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Example (Ukraine crisis: Putin shows who is boss in Crimea):

RBut it was also about demonstrating who is boss here now. Vladimir Putin is spending three days in Crimea with a whole delegation of senior Russian politicians and business figures in tow.

Why do you think there is no definite article in front of the word boss? I know some of you will most likely say that the word is being used as a title, but why then is it not capitalized if it's a title? And don't you think that it would sound equally as good if the author had simply said the boss?

So,

Question #1:

If it's a title, why is it not capitalized?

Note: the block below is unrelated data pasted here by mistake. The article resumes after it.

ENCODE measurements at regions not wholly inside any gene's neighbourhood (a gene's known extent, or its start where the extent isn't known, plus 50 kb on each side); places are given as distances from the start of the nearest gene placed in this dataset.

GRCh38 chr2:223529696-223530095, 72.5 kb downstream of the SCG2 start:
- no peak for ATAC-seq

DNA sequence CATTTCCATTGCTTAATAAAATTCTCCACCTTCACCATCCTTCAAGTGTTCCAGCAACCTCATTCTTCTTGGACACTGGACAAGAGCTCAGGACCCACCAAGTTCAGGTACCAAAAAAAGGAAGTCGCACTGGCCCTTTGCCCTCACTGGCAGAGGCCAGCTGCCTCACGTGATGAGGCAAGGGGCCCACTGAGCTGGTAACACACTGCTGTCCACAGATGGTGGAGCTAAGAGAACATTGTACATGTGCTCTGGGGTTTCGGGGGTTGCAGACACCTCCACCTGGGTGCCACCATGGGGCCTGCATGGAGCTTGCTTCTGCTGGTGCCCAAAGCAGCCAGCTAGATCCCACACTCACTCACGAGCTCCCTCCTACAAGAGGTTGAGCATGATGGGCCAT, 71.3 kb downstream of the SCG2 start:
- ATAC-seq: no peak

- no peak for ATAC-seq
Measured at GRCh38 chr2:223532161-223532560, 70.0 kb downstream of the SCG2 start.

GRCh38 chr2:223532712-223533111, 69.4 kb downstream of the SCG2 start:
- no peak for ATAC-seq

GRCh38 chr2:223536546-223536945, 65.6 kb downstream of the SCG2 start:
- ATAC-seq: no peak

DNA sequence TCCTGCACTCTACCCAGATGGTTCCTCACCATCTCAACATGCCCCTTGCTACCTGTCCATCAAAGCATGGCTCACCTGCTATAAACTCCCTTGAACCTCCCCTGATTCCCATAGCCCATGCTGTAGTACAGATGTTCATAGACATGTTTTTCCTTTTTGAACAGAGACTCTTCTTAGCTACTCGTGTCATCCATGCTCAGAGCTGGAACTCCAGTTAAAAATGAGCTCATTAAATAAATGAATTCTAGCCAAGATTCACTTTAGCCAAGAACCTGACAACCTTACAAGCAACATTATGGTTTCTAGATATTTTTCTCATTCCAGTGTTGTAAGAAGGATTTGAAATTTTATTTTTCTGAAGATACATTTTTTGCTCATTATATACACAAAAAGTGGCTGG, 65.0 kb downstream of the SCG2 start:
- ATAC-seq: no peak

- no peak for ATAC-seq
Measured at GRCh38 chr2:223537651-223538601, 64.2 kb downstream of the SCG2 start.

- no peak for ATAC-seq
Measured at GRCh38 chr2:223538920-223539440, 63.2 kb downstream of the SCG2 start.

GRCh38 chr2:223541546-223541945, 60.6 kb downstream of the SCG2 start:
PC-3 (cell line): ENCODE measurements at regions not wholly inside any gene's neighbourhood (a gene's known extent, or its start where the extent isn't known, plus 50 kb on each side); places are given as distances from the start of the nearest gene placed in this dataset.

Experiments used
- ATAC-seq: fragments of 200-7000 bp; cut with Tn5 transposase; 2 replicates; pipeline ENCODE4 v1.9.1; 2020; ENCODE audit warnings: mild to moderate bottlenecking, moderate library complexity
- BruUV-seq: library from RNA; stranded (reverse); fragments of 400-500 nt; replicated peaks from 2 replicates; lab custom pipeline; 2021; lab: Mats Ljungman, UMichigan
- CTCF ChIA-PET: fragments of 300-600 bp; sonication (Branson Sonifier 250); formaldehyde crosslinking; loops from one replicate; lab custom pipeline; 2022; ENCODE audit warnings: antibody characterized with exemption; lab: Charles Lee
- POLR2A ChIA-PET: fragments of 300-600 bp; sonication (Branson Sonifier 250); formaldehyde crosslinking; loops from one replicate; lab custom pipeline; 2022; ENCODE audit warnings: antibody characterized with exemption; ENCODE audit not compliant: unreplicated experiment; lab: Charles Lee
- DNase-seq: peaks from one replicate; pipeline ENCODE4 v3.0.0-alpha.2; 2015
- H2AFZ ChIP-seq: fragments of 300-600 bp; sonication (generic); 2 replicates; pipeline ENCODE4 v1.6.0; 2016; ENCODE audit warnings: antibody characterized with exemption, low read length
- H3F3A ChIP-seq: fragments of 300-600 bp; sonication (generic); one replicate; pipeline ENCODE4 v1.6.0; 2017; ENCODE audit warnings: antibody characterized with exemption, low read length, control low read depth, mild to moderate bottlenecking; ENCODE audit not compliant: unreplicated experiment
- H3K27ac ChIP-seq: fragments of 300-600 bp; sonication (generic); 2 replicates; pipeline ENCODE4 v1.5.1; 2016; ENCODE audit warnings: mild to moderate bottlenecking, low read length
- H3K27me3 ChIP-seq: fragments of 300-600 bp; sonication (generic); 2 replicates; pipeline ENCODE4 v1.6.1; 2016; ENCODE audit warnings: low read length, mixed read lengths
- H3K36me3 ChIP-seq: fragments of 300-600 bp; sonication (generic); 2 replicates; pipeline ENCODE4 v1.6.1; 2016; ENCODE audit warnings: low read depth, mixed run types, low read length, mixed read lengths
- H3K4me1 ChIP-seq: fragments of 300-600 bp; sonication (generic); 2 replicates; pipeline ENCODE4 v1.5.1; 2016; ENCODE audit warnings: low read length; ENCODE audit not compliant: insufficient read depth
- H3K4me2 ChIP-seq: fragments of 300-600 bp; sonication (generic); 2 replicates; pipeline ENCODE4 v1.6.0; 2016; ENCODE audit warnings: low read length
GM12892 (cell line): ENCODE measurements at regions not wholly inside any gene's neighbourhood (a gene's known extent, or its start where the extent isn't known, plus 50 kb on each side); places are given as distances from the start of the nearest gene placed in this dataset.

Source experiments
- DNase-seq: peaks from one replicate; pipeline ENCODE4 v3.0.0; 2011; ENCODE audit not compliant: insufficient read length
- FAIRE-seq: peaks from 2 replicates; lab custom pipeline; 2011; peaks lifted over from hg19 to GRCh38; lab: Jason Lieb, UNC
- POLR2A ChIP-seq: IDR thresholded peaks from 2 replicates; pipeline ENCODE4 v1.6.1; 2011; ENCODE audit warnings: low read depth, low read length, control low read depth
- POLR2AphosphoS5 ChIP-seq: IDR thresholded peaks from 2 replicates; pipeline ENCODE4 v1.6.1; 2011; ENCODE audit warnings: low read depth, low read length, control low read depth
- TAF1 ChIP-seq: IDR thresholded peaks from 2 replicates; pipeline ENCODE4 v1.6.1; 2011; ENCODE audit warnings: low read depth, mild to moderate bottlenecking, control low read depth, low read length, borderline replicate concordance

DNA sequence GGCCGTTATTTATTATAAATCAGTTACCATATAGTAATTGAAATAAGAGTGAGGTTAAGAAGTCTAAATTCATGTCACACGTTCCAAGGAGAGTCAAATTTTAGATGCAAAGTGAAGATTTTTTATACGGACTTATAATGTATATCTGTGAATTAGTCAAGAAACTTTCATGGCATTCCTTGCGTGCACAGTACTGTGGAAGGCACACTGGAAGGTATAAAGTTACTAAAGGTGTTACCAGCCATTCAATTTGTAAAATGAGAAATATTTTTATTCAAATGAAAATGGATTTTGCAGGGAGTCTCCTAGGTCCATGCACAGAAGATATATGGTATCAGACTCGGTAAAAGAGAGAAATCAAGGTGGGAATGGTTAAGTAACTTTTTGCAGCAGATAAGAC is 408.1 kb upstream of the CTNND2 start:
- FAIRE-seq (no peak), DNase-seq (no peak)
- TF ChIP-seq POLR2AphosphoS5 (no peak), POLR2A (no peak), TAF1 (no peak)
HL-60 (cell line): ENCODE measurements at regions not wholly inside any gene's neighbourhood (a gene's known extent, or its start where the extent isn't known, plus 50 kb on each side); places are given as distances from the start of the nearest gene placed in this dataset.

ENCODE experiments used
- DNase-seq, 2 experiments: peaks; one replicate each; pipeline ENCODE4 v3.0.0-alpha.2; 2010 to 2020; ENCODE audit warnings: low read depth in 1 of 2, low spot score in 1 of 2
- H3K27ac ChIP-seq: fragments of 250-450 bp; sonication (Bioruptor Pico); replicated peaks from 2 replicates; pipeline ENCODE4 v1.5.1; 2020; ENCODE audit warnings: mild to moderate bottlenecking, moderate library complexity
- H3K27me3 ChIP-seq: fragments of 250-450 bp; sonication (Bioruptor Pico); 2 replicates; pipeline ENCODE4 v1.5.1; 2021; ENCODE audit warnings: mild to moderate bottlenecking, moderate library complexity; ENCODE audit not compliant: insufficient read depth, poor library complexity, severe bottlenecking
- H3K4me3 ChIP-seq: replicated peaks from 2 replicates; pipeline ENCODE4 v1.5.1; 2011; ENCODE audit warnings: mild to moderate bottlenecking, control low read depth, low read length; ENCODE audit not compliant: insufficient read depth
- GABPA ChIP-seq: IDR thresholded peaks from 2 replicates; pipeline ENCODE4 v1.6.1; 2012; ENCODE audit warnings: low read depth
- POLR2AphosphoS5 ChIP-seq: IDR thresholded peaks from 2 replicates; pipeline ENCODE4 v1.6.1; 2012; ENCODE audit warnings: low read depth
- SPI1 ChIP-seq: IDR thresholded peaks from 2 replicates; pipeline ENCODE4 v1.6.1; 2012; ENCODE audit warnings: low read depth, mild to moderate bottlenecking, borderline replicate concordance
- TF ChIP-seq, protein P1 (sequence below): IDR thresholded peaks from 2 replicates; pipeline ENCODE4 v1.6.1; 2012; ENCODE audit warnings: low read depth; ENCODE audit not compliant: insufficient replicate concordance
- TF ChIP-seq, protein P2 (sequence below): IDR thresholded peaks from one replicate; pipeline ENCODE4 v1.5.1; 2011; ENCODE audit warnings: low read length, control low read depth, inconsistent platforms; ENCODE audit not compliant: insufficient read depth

Question #2:

Do you think it would sound equally good if the author had simply written the boss instead of boss without the article?

  • When the article is omitted, like in your example, the word 'boss' plays the role of an adjective. If the definite article is included, then it's a noun. Either way is fine, I believe. – Victor Bazarov Aug 20 '15 at 12:57
  • I don't believe this is necessarily an adjectival use, though. – Catija Aug 20 '15 at 20:08
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Boss can be used as an adjective to describe, well, a boss, or master. There is also a slang usage of it that means "first-rate" or "very satisfactory," but that slang isn't really used very often anymore.

As a small bonus, this image seems like it exhibits broken English when it really doesn't:

A valid English sentence, although an awkward one.

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